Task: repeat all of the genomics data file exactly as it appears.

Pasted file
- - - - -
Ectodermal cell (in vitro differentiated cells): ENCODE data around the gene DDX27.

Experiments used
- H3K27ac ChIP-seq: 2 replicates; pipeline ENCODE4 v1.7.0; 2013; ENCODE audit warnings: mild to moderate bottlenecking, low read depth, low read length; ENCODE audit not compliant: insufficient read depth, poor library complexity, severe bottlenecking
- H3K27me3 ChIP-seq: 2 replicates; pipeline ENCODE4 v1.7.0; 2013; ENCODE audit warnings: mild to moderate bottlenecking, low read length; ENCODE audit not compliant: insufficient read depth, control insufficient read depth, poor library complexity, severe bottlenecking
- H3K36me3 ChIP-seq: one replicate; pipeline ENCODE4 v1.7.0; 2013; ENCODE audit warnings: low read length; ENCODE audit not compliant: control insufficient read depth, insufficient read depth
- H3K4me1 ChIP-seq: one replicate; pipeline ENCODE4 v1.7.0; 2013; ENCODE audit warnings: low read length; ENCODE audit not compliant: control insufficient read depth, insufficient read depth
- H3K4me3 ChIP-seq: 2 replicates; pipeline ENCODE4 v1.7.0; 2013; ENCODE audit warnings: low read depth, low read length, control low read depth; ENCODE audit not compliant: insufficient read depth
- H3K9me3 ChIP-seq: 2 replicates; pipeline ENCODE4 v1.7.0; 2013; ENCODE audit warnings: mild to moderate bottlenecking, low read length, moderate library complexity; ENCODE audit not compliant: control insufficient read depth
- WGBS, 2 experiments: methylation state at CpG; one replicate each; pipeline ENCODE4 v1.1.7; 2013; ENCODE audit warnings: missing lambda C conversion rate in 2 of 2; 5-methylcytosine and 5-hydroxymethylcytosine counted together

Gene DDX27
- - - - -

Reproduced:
Ectodermal cell (in vitro differentiated cells): ENCODE data around the gene DDX27.

Experiments used
- H3K27ac ChIP-seq: 2 replicates; pipeline ENCODE4 v1.7.0; 2013; ENCODE audit warnings: mild to moderate bottlenecking, low read depth, low read length; ENCODE audit not compliant: insufficient read depth, poor library complexity, severe bottlenecking
- H3K27me3 ChIP-seq: 2 replicates; pipeline ENCODE4 v1.7.0; 2013; ENCODE audit warnings: mild to moderate bottlenecking, low read length; ENCODE audit not compliant: insufficient read depth, control insufficient read depth, poor library complexity, severe bottlenecking
- H3K36me3 ChIP-seq: one replicate; pipeline ENCODE4 v1.7.0; 2013; ENCODE audit warnings: low read length; ENCODE audit not compliant: control insufficient read depth, insufficient read depth
- H3K4me1 ChIP-seq: one replicate; pipeline ENCODE4 v1.7.0; 2013; ENCODE audit warnings: low read length; ENCODE audit not compliant: control insufficient read depth, insufficient read depth
- H3K4me3 ChIP-seq: 2 replicates; pipeline ENCODE4 v1.7.0; 2013; ENCODE audit warnings: low read depth, low read length, control low read depth; ENCODE audit not compliant: insufficient read depth
- H3K9me3 ChIP-seq: 2 replicates; pipeline ENCODE4 v1.7.0; 2013; ENCODE audit warnings: mild to moderate bottlenecking, low read length, moderate library complexity; ENCODE audit not compliant: control insufficient read depth
- WGBS, 2 experiments: methylation state at CpG; one replicate each; pipeline ENCODE4 v1.1.7; 2013; ENCODE audit warnings: missing lambda C conversion rate in 2 of 2; 5-methylcytosine and 5-hydroxymethylcytosine counted together

Gene DDX27